Congress Now: QuarterDeck Crisis
UEE CONGRESS (396)
Proofed and Admitted –Archivist Yates (#57573BDF)
2945-06-30_12:43 – Transcript Begins
SPEAKER MARSHALL MADRIGAL (U-Borea-Magnus Sys): Next up for discussion and subsequent vote is Senator Harren’s bill to upgrade QuarterDeck. Senator Harren, if you’d like to introduce the measure before the vote.
SENATOR CLAY HARREN (U-Kampos-Ellis Sys): Thank you, Speaker. Arash Anello was a family man from Kampos. Besides his partner and two young kids, Arash loved nothing more than the Murray Cup and hauling cargo with his Hull C. Six months ago, he carried a load of raw materials routed for Archangel Station. Sadly, he never made it. Shortly after entering the Chronos System, Arash was ambushed by a pirate pack led by Colby Casper, an escaped QuarterDeck prisoner. Following this tragic incident, my office was flooded with comms asking how our Empire could fail to keep Colby Casper locked up. After months of research and investigation, this bill is the answer my constituents in Ellis and the entire Empire have been demanding.
Simply put, there is a security crisis on QuarterDeck and it’s our responsibility to fix it. This bill will do just that. My proposal outlines a series of improvements to QuarterDeck’s existing security protocols and also creates necessary new ones. Now, I can already hear the awkward shuffling of my fellow senators worried that I will invoke the dreaded word “spending.” So let me address their concerns first. As a member of the Interior Committee, I lead a review of QuarterDeck that showed an uptick in antimatter production can cover the necessary costs to institute every feature of my proposal; hiring more agents to police the prison planet, funding additional help on the nearby JusticeStar Satellite, and even increasing patrols of the surrounding Kellog System. In short, this will reduce the number of escaped prisoners. It will improve QuarterDeck’s conditions. And most importantly, it will make our Empire safer for all law-abiding Citizens and civilians, like Arash Anello. Thank you.
SPEAKER MARSHALL MADRIGAL (U-Borea-Magnus Sys): The floor is now open for debate. The Speaker recognizes the honorable Senator from Corel.
SENATOR GHATA VERAS (U-Corel-Charon Sys): Thank you, Mr. Speaker. Senator Harren, could you enlighten the Senate as to how this bill aims to achieve increased antimatter production on QuarterDeck?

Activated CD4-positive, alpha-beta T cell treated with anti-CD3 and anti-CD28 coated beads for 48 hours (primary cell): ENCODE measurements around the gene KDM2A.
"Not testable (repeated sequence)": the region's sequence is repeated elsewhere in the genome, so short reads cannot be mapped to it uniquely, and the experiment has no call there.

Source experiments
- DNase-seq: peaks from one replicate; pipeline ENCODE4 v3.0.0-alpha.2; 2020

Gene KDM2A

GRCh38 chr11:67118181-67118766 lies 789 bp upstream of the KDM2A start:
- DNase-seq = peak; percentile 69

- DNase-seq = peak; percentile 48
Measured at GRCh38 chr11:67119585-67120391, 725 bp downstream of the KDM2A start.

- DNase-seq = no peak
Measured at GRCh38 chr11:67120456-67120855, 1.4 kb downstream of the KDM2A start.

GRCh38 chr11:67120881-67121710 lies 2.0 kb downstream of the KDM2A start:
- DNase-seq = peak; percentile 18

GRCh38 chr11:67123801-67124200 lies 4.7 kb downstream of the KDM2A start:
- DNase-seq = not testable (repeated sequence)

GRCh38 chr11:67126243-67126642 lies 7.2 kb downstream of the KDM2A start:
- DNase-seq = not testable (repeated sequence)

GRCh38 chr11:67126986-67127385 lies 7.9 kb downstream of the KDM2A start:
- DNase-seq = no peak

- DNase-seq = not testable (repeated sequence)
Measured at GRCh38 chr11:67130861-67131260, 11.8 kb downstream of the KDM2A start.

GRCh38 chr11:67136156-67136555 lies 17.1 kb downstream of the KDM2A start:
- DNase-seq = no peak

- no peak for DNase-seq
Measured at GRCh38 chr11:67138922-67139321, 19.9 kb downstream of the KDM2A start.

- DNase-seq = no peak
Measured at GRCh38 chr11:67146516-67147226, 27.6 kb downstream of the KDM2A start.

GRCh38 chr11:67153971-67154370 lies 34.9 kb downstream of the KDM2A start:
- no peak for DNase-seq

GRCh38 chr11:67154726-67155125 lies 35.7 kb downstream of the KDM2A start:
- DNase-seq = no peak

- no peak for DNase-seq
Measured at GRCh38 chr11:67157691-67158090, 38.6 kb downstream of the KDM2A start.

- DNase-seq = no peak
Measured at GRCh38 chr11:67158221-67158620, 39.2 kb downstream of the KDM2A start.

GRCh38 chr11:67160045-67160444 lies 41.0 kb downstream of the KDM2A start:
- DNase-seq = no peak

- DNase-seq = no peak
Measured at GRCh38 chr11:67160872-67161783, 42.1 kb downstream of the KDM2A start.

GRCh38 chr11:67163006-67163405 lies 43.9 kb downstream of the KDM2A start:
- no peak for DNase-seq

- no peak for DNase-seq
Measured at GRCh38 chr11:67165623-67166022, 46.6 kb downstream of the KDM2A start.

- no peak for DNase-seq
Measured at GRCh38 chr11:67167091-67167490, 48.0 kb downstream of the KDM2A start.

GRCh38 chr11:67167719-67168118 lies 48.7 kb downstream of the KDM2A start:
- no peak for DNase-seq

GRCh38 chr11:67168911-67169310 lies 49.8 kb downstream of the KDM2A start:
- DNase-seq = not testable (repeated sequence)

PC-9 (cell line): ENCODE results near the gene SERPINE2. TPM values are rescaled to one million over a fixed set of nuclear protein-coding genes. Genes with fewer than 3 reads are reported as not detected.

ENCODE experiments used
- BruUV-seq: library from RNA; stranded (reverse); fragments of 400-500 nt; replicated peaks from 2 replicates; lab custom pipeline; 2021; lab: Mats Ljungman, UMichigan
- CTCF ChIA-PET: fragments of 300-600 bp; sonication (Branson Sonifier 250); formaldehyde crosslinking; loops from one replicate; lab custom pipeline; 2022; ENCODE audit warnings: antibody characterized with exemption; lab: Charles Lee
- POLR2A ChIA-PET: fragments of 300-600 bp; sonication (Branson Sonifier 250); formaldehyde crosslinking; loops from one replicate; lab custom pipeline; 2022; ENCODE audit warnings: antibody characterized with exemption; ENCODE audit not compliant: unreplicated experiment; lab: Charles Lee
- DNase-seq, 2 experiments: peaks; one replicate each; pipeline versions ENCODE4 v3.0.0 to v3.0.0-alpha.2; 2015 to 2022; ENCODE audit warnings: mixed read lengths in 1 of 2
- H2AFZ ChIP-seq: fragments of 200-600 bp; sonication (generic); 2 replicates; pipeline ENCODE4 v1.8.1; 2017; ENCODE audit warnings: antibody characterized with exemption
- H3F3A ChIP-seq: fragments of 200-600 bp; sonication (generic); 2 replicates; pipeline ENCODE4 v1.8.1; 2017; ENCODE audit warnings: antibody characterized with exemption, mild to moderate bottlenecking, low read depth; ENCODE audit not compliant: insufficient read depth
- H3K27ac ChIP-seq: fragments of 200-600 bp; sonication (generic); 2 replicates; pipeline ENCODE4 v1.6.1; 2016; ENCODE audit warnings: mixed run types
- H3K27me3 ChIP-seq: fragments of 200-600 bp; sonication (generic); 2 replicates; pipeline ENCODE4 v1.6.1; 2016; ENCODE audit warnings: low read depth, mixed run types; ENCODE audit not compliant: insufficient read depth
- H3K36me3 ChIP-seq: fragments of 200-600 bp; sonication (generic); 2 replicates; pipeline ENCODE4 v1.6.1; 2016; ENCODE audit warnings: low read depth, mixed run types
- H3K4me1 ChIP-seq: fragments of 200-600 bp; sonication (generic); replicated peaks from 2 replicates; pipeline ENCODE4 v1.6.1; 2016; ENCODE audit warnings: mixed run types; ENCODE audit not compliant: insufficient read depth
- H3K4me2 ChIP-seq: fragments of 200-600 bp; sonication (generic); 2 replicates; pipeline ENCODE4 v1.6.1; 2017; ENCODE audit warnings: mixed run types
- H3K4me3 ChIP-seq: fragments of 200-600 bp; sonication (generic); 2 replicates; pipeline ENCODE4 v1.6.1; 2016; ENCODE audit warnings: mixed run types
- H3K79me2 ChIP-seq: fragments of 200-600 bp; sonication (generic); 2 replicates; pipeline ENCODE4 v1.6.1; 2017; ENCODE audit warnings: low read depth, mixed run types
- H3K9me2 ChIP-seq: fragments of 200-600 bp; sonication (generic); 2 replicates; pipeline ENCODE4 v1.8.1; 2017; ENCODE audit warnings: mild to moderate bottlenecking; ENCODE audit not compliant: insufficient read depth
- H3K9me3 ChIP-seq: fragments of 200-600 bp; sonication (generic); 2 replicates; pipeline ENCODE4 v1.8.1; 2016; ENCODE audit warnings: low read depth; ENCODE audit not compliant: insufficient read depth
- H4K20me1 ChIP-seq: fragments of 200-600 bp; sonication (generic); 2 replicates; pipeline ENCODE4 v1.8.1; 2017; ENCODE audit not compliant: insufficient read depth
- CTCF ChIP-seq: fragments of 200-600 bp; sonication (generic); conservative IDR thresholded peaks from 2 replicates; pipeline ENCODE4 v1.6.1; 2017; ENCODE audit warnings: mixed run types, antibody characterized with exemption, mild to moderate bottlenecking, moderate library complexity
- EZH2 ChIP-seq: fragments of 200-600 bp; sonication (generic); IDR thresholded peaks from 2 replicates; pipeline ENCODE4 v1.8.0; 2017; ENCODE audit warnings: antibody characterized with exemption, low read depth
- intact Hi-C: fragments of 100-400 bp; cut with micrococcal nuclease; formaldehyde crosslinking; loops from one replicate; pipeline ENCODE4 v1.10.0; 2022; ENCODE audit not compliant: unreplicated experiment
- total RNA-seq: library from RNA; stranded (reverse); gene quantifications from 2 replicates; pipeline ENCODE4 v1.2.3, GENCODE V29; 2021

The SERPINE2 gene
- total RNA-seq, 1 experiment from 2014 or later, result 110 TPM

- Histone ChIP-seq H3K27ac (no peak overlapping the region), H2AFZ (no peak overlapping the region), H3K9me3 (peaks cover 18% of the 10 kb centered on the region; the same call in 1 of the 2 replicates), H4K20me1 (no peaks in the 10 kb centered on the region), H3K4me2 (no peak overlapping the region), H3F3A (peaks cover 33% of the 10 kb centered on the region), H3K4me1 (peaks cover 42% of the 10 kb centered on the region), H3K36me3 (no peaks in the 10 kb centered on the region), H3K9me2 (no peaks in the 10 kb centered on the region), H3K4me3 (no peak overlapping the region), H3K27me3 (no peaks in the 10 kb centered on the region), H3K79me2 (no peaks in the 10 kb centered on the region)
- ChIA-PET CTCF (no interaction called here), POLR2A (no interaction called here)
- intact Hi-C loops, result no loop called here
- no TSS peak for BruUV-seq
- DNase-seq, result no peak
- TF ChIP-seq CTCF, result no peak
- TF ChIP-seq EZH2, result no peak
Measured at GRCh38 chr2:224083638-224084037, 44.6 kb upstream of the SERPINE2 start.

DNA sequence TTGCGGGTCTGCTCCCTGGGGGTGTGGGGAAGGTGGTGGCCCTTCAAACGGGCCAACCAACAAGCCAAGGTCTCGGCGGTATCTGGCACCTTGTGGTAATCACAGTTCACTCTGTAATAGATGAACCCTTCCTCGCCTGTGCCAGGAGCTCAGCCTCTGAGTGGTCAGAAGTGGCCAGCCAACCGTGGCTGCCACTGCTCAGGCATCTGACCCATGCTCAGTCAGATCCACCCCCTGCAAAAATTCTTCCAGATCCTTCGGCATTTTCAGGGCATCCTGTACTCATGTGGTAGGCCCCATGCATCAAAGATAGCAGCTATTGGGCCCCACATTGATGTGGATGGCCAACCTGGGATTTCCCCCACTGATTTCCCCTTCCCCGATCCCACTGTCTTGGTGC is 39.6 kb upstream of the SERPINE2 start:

SENATOR CLAY HARREN (U-Kampos-Ellis Sys): Currently, the facility is not meeting production goals. This resolves that issue by taking corrective actions to get the refinery running at an optimal level.
SENATOR GHATA VERAS (U-Corel-Charon Sys): According to the bill’s language, increased production comes from mandating that all QuarterDeck prisoners work at the refinery. As opposed to the current system, which grants reduced sentences to qualified prisoners who volunteer to work there.
SENATOR CLAY HARREN (U-Kampos-Ellis Sys): Correct. Fewer and fewer prisoners have taken the gracious offer of a commuted sentence in exchange for a little hard work.
SENATOR GHATA VERAS (U-Corel-Charon Sys): Are you aware, Senator Harren, that antimatter refineries are considered one of the most dangerous work environments in the entire ’verse? In fact, that same Interior Committee report you just referenced states that “dozens of prisoners die each day” while working at QuarterDeck’s antimatter facility.
SENATOR CLAY HARREN (U-Kampos-Ellis Sys): And even more prisoners will die if the overall conditions on QuarterDeck remain as they are. Let me remind you that revenue generated by this bill will also be able to go towards correcting the ‘unsafe conditions’ outside of the antimatter facility. On a recent fact-finding mission, I witnessed prisoner-on-prisoner violence running rampant among the inmates. I saw food and medical provisions in desperately short supply, while drugs and other black market goods were abundantly available. It is only by requiring prisoners to work at the antimatter refinery that we will be able to generate the credits needed to deal with these security and safety issues on QuarterDeck. Incentivizing prisoners to work at the refinery has failed. So enough of the carrot. It’s time for the stick.
SENATOR GHATA VERAS (U-Corel-Charon Sys): Like you, Senator Harren, I’ve been to QuarterDeck. But, unlike you, I’ve been there more than once. Overall, the conditions are shameful, and I am as committed as anyone to finding a solution. But I refuse to support a bill that funds those changes through what some might consider slave labor.
< inaudible chatter >
SPEAKER MARSHALL MADRIGAL (U-Borea-Magnus Sys): Quiet in the chamber!
SENATOR GHATA VERAS (U-Corel-Charon Sys): One final question. According to a recent article in the Terra Gazette, Senator Harren’s largest campaign contributor is Hurston Dynamics, who purchases large quantities of antimatter from the UEE in order to make quantum cascade lasers, electron guns, and even military warheads.
SENATOR CLAY HARREN (U-Kampos-Ellis Sys): I am failing to hear a question in any of this.
SENATOR GHATA VERAS (U-Corel-Charon Sys): Well, that was a statement, Senator Harren. Here’s another one, taken from the budget office’s assessment of your bill: “Increased antimatter production by the UEE should drive down its overall cost across the Empire.” So, to get to the question you’re so eager for, if this bill were passed, would Hurston Dynamics, your top political donor, greatly benefit from lower antimatter costs?
SENATOR CLAY HARREN (U-Kampos-Ellis Sys): The entire Empire would benefit, Senator Veras.
SPEAKER MARSHALL MADRIGAL (U-Borea-Magnus Sys): Are there any further questions for Senator Harren?
< pause >
SPEAKER MARSHALL MADRIGAL (U-Borea-Magnus Sys): Quite a few, I see. We are scheduled for an hour recess at 13:00. Let’s take that now. Debate of Senator Harren’s bill will proceed once we’re back in session.
< gavel bang >